Australians Never Should Have Been Sent To Fight In Vietnam Because It Just Was Not Our Fight

855 words - 4 pages

War. Always a fickle subject. Politicians always seem to rub their hands in glee in anticipation of what they can gain from it. Whether strengthening bonds with an already powerful country or to help fight another country's war in the guise of helping them, but with hidden agendas behind the scenes. Such is the case with the Vietnamese war, and our involvement in it. The then Prime Minister, Menzies, believed that we had to take an active stance in the Vietnamese War. So that we could stem the flow of communism around the Asian region that was apparently spreading. Troops went and died for his decision, but still, communism remained. Australians should never have been sent to fight in ...view middle of the document...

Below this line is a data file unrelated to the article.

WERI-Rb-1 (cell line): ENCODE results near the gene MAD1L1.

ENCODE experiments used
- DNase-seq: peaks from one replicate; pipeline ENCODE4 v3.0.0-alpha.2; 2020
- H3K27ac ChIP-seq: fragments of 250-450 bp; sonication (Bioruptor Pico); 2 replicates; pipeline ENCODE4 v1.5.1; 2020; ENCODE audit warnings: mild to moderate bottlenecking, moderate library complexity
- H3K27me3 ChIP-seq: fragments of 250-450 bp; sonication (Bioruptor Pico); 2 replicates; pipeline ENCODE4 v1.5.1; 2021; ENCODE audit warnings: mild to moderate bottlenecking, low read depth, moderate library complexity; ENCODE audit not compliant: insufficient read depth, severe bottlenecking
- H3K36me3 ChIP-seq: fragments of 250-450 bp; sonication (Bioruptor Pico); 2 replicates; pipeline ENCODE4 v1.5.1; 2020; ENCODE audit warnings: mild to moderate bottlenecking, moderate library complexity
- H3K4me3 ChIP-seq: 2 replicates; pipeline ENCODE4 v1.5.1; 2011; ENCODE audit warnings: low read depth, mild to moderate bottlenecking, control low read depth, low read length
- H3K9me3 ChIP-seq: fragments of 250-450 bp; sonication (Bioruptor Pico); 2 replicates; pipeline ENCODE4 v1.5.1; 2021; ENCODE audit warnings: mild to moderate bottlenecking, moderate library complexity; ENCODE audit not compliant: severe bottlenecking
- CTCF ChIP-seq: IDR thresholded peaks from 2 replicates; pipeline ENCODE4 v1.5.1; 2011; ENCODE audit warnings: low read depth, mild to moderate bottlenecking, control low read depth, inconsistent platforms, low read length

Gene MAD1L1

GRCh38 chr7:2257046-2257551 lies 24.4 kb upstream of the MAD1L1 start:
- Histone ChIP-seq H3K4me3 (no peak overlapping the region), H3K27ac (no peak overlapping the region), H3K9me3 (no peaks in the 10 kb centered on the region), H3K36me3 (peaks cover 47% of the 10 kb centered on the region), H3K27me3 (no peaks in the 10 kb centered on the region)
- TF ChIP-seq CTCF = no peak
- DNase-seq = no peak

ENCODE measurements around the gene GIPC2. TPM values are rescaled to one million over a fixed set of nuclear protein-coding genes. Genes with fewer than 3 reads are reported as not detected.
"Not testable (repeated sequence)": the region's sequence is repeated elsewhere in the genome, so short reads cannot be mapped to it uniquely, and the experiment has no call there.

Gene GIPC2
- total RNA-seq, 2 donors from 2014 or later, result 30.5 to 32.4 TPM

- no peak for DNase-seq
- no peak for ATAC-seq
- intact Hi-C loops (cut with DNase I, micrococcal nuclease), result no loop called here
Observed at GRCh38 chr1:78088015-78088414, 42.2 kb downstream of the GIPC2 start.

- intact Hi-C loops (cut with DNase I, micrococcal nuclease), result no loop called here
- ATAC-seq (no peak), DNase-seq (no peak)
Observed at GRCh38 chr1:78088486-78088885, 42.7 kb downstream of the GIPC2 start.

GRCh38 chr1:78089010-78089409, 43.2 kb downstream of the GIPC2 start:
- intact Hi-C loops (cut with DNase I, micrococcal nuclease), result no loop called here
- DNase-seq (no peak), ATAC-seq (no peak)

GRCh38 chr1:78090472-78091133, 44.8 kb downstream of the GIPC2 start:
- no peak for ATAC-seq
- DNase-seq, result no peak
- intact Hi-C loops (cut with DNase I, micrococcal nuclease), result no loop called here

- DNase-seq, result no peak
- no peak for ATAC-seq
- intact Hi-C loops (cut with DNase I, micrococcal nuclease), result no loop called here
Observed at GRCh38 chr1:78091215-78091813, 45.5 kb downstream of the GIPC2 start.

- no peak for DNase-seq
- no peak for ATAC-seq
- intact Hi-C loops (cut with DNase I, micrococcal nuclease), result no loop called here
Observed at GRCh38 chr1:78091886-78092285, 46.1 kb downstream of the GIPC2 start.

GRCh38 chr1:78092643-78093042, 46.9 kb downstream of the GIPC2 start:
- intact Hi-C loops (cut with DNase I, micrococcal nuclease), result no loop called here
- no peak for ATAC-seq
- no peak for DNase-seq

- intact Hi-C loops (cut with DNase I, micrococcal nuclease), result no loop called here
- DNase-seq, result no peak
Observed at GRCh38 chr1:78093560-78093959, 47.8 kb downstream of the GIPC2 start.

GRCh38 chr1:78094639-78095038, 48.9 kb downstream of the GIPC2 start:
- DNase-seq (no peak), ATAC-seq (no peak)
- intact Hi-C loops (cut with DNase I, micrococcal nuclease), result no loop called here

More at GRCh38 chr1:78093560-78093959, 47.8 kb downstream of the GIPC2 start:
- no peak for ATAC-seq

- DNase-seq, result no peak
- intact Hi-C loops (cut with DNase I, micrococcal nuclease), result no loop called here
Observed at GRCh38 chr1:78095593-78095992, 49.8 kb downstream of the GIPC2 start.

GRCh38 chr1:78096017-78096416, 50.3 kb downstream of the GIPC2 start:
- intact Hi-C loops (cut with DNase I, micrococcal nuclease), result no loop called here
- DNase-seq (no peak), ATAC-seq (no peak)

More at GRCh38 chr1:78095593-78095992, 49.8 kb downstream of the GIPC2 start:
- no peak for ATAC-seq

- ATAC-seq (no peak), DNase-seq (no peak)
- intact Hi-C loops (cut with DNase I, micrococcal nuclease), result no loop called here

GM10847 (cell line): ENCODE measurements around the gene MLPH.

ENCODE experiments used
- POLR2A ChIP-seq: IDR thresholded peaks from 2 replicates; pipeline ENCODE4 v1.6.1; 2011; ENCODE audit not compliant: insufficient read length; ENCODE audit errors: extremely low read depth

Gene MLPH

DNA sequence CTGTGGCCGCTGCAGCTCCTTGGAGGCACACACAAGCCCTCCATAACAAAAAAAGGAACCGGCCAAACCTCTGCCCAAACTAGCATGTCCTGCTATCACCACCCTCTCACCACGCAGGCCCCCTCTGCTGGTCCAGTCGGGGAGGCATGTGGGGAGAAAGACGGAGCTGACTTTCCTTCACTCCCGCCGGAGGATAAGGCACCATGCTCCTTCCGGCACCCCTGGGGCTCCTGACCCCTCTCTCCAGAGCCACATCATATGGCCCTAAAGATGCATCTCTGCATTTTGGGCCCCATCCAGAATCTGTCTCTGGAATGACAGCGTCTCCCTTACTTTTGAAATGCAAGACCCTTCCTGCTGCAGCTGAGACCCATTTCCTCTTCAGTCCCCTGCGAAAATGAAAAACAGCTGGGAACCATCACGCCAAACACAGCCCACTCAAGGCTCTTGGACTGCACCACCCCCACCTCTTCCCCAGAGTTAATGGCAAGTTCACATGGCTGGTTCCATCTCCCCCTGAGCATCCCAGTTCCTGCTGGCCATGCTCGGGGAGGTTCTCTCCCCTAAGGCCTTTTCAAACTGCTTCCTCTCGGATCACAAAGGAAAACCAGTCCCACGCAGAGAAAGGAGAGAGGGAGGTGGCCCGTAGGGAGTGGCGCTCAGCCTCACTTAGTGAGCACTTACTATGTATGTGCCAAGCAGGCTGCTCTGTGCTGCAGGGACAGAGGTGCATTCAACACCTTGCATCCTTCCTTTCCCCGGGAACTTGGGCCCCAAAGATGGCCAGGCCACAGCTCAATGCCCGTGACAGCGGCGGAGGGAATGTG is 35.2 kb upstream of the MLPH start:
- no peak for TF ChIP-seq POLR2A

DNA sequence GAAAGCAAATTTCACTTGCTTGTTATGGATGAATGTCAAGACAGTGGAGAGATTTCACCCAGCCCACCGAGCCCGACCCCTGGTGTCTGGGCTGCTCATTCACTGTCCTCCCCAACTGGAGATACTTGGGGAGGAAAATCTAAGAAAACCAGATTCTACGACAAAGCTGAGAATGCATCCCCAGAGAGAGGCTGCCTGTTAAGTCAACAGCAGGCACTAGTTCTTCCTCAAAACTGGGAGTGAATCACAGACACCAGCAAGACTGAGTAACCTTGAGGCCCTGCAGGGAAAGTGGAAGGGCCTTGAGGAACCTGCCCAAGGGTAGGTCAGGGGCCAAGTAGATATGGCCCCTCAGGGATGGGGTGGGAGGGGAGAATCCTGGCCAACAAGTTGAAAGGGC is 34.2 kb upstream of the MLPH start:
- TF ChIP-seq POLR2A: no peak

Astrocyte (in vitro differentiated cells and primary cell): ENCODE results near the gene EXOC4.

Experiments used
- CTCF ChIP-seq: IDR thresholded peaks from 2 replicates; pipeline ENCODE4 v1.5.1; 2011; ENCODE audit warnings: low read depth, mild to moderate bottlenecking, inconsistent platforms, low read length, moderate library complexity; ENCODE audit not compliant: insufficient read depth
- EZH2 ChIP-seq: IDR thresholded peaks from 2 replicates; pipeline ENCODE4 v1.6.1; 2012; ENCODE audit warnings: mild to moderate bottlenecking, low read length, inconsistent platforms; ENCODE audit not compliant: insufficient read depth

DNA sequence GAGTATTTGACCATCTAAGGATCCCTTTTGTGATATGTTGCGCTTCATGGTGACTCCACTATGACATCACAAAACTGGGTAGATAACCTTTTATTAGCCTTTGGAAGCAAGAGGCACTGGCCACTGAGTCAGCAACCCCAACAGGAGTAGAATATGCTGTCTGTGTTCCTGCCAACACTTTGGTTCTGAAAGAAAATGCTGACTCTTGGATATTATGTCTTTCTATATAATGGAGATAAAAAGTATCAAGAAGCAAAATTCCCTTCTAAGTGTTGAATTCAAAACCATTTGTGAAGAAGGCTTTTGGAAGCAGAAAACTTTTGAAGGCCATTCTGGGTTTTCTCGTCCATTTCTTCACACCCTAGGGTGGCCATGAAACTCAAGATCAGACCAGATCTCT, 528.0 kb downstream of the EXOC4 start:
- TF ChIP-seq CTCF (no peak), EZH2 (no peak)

So they decided to intervene in the Vietnamese civil war, in the hopes that they will somehow avert the flow of communism. The Australian government and Prime Minister Menzies shared the same view. They did not want communism to spread, especially near Australian soil. This was also way for Australian Government to forge stronger ties with the USA. Indirectly, this showed Indonesia that Australia had a powerful ally, so if communism comes, and worse comes to worse, they'll have a strong backing. So began the Vietnam war, Australian troops started to be sent over in 1965.The public were another matter in the war. They were generally not supportive of the war. Labor Party voiced their opinions about how Liberal party did not understand communism well enough to go to war, and that it was not even our fight, we were just intervening in a civil war. Conscription was also implemented, a ballot was chosen from all 20 year old males. Needless to say this caused quite a stir. The mothers of the conscripts banded together to make the 'Save our sons' group. They protested angrily and very vocally about their sons being conscripted, and were very effective in gettin their message through. Student Organisations also sprung up in regard to the conscription policy. They demonstrated and gave support to the men who refused conscription. Even the Trade Unions protested by calling black bans on all the shops...

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